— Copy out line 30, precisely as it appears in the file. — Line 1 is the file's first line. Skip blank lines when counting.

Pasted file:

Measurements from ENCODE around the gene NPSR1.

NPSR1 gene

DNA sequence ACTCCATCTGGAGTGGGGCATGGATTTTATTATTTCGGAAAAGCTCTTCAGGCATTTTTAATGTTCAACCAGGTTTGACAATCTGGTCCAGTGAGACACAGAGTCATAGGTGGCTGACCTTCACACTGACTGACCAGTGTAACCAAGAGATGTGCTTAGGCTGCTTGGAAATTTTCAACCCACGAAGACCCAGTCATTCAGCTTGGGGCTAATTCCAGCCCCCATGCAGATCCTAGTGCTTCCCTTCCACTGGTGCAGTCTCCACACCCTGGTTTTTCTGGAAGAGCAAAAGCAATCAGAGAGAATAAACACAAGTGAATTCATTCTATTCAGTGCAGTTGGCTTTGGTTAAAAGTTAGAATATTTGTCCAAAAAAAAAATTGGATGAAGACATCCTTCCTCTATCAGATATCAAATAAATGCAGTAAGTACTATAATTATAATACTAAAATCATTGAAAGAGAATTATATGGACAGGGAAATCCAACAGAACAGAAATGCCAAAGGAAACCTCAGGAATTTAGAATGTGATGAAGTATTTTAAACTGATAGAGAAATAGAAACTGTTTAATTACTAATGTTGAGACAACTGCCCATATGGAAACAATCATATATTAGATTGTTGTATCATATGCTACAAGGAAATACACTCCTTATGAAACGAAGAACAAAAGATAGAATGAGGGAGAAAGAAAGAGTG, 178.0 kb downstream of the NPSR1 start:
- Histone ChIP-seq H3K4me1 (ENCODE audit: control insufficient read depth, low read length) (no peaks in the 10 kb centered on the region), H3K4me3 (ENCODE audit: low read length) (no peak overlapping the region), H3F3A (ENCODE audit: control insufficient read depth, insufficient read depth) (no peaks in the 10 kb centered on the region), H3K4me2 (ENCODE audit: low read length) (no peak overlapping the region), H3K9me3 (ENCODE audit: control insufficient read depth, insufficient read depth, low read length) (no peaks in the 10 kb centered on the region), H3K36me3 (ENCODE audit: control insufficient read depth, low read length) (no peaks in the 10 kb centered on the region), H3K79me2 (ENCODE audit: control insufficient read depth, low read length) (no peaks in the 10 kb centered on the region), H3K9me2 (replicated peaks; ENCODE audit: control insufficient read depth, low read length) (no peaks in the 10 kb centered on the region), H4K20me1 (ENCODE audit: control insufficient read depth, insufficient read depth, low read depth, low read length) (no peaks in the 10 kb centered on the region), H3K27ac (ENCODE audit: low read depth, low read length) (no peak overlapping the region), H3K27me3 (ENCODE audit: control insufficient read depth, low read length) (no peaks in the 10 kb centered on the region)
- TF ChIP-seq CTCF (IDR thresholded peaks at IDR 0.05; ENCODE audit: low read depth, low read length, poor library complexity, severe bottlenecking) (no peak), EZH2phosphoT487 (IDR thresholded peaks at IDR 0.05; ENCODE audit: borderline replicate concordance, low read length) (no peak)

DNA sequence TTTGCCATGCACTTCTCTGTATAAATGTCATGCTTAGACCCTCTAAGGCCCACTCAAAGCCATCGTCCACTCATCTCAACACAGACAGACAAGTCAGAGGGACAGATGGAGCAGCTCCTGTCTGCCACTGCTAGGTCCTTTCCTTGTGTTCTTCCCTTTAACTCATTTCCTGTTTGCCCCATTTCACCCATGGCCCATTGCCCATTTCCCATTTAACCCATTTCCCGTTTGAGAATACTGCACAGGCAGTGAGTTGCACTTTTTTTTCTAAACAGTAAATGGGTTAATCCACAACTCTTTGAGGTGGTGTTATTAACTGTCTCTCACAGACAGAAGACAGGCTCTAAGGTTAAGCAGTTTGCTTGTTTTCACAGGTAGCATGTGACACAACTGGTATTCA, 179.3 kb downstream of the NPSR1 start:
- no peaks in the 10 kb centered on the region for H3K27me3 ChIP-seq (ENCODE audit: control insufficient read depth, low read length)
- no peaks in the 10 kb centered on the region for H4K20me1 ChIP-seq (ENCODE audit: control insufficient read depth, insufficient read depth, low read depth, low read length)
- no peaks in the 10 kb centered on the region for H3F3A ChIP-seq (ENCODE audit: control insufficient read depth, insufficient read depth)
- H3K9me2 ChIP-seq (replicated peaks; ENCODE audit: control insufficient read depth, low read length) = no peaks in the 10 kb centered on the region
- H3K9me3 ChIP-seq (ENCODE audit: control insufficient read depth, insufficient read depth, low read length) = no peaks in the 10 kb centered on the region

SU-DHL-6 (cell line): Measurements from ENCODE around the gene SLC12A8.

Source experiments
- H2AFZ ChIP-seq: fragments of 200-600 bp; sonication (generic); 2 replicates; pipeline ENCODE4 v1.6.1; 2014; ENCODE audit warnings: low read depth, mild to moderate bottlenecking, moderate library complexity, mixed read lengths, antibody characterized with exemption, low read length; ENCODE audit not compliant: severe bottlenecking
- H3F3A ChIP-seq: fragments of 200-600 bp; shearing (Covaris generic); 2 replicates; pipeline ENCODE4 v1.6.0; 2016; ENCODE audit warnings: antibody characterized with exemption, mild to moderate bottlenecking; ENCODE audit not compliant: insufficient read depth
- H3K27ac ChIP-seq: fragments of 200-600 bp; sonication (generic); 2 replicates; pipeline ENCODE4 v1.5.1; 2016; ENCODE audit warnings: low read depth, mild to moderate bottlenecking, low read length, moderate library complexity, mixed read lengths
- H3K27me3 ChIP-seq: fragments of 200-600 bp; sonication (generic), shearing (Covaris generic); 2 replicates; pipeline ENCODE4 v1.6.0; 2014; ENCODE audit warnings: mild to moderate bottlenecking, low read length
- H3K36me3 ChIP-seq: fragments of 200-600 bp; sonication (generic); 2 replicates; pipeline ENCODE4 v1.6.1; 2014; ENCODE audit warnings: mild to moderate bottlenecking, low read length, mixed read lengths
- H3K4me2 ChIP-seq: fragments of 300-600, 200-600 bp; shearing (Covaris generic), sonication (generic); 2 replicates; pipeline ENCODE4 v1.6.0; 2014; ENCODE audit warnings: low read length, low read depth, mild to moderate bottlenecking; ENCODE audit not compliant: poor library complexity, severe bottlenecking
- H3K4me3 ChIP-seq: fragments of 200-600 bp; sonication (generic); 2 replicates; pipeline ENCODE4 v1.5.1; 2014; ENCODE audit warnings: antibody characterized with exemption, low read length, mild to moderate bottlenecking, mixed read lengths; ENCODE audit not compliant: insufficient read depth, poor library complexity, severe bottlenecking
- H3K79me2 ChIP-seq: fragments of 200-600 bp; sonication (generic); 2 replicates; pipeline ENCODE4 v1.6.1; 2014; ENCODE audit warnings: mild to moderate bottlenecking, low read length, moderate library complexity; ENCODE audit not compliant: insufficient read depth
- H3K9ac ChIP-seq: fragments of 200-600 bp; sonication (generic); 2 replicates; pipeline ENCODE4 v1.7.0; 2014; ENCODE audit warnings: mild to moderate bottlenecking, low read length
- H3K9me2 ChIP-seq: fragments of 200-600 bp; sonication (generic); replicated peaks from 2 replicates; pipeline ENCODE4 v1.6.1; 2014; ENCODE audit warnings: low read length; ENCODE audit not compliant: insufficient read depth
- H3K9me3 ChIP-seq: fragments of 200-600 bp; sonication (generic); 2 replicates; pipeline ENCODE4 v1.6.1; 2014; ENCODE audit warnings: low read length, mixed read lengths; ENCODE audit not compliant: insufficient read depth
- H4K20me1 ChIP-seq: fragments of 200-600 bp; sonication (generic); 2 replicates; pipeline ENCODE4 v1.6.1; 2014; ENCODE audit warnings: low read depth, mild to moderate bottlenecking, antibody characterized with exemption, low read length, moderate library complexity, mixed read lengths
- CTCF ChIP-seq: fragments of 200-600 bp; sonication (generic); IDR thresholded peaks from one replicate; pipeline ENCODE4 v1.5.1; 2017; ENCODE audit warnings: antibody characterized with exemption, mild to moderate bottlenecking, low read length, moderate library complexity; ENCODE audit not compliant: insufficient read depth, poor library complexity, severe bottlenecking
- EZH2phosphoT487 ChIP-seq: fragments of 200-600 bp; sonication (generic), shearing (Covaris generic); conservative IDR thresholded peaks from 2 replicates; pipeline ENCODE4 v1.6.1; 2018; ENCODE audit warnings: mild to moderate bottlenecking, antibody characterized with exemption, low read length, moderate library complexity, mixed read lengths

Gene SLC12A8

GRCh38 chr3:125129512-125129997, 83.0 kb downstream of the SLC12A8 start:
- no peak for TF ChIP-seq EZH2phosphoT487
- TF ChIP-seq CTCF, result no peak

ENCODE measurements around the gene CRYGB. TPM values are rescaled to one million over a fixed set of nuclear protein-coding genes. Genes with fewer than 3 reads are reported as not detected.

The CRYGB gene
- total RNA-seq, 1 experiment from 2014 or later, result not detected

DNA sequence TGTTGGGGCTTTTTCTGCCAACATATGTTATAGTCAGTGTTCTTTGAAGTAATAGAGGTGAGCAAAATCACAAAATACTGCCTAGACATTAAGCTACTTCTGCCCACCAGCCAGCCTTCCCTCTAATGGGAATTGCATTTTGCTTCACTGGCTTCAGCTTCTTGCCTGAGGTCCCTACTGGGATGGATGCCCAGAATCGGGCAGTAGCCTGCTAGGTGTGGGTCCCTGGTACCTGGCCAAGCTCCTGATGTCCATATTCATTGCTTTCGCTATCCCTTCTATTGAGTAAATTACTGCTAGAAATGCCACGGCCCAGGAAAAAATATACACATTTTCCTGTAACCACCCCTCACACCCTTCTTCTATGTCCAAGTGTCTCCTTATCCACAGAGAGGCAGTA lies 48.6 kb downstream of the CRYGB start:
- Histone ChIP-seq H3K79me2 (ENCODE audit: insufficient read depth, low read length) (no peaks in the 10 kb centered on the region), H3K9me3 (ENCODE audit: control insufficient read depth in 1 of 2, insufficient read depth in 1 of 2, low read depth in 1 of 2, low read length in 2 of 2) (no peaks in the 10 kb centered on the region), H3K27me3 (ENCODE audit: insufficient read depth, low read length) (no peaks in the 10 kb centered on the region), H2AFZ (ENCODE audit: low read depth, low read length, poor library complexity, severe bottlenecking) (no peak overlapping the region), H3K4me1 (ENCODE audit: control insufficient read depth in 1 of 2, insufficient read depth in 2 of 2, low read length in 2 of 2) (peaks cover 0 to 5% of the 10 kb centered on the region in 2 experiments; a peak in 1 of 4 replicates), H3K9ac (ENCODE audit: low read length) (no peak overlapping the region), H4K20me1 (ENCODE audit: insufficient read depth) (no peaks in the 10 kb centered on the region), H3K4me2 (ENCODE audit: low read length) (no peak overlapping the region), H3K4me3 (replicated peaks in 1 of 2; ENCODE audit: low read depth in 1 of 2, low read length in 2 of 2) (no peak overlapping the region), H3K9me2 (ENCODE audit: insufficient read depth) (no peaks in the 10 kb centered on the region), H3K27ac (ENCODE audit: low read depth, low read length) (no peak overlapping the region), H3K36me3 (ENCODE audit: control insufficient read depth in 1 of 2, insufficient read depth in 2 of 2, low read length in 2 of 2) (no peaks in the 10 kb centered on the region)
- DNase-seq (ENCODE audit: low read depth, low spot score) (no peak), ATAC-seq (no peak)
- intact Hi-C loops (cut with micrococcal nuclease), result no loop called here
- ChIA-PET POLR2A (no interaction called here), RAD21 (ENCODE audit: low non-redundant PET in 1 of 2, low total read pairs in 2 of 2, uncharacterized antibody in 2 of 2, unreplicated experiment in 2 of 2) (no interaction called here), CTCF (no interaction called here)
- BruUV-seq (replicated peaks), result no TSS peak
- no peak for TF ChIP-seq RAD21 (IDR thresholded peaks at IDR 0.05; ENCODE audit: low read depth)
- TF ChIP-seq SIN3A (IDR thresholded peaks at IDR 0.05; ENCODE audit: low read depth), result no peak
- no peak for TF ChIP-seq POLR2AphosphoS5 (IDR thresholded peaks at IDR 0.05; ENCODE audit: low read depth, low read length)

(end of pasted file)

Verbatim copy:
- no peak for TF ChIP-seq EZH2phosphoT487